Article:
What you see is what you buy
Walk in for a pack of milk only and leave the store with lots of other things. Visual focus explains why such unplanned purchases happen. When this focus is narrow, we tend to see much less of a shelf (and hence the assortment) than when it is broad where we end up buying more. A recent scientific study shows this effect and how shoppers’ visual focus can be narrowed or broadened by in-store communication.
In a series of studies, the researchers first manipulated the breadth of attention of shoppers with the help of digital displays. For a broad focus, a sequence of product images was shown on the outer edges of a screen. For a narrow focus the same images appeared in the center of the screen. Before entering the store, shoppers recorded their planned purchases which were compared to their actual purchases to evaluate the degree of unplanned buying.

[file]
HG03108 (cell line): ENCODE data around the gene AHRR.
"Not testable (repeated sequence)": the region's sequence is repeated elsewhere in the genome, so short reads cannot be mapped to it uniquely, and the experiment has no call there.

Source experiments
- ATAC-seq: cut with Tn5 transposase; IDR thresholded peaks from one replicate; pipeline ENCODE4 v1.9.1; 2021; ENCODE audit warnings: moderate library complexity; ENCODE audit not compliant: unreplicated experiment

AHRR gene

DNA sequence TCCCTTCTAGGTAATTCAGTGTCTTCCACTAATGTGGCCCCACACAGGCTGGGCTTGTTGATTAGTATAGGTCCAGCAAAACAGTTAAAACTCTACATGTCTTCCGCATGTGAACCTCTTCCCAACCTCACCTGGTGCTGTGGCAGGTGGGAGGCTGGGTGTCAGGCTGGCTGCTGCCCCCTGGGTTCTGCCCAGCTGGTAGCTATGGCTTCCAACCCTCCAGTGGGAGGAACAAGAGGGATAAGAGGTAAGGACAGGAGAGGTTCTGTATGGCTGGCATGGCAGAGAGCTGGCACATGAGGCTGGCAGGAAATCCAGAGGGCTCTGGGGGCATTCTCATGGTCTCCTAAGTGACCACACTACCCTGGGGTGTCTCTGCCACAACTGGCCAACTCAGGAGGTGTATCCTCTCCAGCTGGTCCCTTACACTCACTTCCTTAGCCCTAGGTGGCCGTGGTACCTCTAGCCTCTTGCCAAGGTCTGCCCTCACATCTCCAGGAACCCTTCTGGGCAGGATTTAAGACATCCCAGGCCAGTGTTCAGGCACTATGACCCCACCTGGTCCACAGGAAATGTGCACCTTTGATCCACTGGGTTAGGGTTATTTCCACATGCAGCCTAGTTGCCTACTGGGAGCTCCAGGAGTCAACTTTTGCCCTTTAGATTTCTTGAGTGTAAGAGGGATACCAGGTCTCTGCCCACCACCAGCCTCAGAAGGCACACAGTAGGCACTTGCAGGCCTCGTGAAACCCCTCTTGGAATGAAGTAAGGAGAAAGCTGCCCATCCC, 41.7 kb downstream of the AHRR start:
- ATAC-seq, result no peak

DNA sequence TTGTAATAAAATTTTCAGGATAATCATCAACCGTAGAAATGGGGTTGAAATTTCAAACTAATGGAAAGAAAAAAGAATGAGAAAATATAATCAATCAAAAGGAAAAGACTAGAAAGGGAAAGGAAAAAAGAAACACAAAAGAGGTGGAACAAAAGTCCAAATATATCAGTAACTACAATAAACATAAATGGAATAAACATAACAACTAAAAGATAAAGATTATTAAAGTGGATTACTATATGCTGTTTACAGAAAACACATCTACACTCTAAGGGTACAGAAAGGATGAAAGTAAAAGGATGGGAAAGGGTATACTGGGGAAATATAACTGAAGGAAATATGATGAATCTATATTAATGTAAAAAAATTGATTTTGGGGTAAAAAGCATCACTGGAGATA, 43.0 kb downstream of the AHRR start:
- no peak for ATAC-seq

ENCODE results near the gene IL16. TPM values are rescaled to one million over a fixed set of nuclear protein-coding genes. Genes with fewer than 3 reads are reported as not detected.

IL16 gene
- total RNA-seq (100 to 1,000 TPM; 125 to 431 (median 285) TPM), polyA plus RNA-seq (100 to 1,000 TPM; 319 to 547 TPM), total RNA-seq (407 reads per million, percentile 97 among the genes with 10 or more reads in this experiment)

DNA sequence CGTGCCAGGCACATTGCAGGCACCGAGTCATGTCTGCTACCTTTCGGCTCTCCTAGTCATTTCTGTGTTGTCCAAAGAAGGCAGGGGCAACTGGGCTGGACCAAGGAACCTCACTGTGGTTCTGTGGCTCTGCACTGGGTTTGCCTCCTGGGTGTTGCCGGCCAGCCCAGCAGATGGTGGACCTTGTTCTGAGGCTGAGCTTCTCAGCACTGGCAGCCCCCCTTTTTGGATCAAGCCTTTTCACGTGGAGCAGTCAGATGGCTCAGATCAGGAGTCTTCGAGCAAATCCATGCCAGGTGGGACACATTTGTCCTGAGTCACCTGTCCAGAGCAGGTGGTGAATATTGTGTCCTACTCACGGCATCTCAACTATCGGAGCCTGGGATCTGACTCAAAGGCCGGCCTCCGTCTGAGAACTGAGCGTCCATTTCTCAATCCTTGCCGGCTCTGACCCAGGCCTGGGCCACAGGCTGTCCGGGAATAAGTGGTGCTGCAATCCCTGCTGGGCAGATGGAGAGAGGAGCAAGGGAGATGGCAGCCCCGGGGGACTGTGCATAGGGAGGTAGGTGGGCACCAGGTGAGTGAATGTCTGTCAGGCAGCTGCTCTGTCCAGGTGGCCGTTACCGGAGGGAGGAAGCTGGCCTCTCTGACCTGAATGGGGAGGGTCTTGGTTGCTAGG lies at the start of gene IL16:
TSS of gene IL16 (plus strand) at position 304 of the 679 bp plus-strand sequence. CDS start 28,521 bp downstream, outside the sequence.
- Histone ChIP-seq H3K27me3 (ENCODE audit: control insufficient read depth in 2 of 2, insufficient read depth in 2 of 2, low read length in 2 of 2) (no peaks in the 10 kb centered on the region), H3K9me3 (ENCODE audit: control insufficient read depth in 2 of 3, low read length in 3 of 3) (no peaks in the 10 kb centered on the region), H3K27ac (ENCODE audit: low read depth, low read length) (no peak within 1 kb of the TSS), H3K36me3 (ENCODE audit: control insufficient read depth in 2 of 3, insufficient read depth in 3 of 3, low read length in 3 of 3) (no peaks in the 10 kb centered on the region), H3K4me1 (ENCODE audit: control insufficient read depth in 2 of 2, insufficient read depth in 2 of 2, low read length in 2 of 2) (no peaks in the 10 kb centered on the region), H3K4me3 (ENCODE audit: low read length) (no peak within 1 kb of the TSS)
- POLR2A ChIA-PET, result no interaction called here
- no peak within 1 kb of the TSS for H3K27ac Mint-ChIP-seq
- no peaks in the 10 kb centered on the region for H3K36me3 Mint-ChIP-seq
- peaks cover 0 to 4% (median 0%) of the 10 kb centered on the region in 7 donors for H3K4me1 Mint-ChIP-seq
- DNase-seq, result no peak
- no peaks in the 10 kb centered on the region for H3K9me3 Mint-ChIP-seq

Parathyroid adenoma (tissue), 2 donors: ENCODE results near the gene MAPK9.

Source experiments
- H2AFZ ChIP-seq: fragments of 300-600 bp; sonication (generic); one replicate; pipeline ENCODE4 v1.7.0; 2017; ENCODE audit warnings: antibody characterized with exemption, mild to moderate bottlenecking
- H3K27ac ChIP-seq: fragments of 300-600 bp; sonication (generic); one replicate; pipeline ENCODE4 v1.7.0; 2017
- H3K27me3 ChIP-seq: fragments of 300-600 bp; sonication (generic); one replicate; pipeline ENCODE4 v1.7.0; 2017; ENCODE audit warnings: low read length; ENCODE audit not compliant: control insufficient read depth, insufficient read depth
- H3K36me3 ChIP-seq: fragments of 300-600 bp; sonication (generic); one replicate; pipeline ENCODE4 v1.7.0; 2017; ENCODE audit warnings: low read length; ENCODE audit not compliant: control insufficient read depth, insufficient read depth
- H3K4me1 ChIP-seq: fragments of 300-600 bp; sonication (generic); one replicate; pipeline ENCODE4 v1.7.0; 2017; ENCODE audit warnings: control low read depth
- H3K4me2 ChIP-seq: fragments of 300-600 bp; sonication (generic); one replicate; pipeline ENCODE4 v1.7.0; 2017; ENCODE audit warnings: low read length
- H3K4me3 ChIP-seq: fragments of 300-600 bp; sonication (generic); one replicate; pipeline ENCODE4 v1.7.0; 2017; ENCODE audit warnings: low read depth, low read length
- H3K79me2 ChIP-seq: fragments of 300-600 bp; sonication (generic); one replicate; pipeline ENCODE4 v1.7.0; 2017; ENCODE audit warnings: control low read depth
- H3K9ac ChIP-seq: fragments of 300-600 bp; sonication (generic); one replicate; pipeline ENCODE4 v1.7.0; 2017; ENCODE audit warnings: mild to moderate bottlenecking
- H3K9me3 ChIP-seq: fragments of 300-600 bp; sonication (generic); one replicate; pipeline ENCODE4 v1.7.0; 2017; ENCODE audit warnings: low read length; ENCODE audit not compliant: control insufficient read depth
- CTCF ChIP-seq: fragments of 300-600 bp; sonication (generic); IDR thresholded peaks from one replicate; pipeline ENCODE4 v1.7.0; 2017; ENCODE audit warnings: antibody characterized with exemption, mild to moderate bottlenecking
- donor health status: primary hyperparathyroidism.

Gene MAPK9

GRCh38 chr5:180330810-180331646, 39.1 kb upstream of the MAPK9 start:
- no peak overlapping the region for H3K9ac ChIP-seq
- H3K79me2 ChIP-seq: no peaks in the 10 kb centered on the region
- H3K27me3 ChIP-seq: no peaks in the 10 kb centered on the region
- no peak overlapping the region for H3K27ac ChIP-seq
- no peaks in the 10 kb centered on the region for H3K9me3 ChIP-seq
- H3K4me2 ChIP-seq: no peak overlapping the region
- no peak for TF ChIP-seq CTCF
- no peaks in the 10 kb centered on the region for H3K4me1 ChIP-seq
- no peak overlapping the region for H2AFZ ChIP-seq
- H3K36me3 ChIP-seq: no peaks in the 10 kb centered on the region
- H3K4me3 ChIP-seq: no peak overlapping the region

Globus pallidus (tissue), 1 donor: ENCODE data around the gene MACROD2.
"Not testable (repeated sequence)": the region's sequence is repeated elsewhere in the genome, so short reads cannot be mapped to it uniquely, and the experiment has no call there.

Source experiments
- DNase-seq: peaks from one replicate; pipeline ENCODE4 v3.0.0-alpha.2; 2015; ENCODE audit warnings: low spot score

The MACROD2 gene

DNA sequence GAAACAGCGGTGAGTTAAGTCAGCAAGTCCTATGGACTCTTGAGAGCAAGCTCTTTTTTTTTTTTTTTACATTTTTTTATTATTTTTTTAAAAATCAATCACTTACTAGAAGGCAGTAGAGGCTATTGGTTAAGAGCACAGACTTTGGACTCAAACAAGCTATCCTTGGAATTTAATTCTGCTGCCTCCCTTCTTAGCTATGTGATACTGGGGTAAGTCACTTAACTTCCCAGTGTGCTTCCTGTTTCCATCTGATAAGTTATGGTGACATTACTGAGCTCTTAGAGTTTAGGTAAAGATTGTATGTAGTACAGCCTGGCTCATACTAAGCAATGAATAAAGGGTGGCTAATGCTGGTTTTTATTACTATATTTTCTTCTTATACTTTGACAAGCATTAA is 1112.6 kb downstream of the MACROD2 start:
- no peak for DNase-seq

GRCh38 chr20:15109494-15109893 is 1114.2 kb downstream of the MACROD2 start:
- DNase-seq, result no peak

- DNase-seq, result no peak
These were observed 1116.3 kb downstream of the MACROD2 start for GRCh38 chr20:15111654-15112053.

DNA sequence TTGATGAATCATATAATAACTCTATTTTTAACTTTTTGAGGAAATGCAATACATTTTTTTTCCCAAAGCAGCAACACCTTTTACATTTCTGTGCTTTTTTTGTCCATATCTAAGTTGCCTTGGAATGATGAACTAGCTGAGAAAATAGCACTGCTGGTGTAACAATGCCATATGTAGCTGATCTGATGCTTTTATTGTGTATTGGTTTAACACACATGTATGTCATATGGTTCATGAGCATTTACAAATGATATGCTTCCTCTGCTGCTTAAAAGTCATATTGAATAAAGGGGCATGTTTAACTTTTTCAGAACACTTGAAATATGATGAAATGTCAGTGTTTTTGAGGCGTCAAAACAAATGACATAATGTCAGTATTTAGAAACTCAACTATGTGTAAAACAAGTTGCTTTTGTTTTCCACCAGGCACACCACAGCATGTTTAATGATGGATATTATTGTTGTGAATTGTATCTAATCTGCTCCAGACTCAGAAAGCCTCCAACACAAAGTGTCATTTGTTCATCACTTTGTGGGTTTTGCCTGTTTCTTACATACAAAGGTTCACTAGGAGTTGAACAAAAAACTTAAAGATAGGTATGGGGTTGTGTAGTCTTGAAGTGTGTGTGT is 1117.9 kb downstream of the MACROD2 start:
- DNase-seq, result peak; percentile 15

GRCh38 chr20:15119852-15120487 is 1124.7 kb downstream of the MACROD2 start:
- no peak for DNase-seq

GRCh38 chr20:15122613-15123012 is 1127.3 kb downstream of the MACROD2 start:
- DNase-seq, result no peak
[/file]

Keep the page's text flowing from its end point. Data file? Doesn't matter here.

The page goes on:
- The study’s results show that shoppers with broad visual attention bought substantially more unplanned items than shoppers with narrow attention.
- This effect was also shown for product categories further away from the shop’s entrance. So broad attention does not disappear quickly and is equally helpful for categories that are purchased frequently (e.g., dairy) and infrequently (e.g., canned food).
- Impulsive shoppers show a higher tendency for unplanned purchases because their attentional focus is easier to manipulate compared to non-impulsive shoppers.
For retailers, activating consumers’ broad visual attention is an effective means to stimulate instore exploration and triggers needs that were not top-of-mind when entering the store. Shoppers who want to stick with what was planned: have your shopping list ready.
Source: Streicher, M. C., Estes, Z. and Büttner, O. B. (2020). Exploratory Shopping: Attention Affects In-store Exploration and Unplanned Purchasing. Journal of Consumer Research.